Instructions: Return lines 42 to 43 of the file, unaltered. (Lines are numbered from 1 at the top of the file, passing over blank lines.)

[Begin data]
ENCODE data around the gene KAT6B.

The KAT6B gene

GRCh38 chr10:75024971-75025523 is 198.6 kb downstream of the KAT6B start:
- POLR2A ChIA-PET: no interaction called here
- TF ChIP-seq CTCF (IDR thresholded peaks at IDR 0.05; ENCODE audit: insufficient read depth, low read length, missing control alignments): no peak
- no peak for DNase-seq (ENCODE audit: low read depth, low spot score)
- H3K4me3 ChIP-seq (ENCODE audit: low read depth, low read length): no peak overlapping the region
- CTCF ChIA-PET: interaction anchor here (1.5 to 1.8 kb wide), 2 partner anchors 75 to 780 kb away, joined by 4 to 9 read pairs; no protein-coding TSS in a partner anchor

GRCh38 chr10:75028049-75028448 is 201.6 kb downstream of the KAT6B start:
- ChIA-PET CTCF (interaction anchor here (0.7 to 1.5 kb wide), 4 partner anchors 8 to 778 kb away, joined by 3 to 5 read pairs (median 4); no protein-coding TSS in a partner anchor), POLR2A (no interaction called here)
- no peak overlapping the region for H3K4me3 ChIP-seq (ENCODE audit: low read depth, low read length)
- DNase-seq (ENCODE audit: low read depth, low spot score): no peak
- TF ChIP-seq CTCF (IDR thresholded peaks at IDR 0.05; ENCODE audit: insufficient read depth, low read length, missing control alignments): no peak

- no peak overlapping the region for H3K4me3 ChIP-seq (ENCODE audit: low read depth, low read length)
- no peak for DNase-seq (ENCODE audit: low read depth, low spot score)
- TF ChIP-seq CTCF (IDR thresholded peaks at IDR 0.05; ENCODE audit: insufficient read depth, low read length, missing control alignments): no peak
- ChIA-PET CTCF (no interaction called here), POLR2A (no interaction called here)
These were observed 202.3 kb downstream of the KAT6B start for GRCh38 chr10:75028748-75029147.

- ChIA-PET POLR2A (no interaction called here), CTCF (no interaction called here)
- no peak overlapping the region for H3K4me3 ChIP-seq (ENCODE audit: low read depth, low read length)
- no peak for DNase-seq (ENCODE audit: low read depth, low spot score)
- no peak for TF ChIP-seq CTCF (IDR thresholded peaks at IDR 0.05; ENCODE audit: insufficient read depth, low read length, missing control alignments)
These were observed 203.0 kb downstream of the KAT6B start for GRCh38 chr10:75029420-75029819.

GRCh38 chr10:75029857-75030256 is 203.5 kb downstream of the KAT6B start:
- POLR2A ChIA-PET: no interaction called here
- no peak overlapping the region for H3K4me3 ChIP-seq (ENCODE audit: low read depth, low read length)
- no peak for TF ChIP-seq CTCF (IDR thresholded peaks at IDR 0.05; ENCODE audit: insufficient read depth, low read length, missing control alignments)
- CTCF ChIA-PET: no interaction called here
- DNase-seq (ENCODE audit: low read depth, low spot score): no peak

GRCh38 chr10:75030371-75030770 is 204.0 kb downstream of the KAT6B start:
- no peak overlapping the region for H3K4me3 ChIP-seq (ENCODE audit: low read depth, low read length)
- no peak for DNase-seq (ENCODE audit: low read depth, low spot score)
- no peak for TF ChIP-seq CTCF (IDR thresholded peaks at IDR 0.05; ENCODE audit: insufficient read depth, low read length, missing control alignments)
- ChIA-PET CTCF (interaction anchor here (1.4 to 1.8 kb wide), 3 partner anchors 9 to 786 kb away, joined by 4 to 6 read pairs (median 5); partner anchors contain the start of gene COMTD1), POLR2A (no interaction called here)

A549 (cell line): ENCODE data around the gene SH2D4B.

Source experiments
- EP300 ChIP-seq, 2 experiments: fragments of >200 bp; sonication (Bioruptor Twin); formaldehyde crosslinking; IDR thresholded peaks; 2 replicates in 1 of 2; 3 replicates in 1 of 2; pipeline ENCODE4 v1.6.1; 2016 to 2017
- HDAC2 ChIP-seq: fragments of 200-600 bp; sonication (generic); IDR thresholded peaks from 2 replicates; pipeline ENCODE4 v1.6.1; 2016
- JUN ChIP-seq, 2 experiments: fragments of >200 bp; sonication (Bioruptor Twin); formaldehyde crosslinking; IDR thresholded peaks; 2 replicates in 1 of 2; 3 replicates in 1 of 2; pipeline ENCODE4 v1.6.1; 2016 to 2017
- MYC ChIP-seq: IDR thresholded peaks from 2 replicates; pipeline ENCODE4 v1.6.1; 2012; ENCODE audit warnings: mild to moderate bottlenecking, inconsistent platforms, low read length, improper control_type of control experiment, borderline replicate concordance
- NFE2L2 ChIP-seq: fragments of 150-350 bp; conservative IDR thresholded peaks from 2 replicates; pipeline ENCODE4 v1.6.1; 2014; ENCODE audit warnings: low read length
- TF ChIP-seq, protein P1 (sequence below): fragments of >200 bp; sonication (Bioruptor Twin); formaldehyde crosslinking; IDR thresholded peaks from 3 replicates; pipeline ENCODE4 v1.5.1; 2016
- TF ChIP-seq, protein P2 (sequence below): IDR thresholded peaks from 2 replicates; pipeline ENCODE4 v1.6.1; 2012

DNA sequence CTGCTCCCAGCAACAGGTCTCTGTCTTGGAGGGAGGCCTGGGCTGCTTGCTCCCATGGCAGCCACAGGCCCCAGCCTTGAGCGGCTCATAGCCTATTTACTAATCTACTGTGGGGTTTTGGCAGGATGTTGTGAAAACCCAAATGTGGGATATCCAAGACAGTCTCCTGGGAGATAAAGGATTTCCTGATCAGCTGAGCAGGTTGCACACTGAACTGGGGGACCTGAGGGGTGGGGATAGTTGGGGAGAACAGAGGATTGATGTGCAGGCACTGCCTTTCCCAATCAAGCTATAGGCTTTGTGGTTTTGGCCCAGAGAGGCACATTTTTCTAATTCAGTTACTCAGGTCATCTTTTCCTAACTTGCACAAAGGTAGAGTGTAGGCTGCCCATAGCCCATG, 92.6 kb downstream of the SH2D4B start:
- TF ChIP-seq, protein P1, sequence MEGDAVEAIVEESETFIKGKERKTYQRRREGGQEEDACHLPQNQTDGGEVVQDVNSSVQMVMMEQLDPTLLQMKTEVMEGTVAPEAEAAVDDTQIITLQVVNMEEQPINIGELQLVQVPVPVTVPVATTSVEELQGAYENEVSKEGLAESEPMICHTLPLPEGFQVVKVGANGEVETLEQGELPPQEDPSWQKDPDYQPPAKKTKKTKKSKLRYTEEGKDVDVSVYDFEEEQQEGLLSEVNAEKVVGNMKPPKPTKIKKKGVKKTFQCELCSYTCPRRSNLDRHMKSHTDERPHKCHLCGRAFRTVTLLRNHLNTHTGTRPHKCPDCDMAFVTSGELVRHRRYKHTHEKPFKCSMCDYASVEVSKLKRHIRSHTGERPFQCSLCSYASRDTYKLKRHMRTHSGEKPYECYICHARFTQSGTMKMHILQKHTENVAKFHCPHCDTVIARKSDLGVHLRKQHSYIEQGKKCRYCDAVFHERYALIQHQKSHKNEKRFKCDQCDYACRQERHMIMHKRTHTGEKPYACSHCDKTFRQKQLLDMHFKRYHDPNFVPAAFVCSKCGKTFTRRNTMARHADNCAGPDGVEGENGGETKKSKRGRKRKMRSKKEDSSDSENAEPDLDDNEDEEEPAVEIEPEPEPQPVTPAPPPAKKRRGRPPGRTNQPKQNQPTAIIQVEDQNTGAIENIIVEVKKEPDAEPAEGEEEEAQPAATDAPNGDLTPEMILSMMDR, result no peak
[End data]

- TF ChIP-seq, protein P1 (sequence below): fragments of >200 bp; sonication (Bioruptor Twin); formaldehyde crosslinking; IDR thresholded peaks from 3 replicates; pipeline ENCODE4 v1.5.1; 2016
- TF ChIP-seq, protein P2 (sequence below): IDR thresholded peaks from 2 replicates; pipeline ENCODE4 v1.6.1; 2012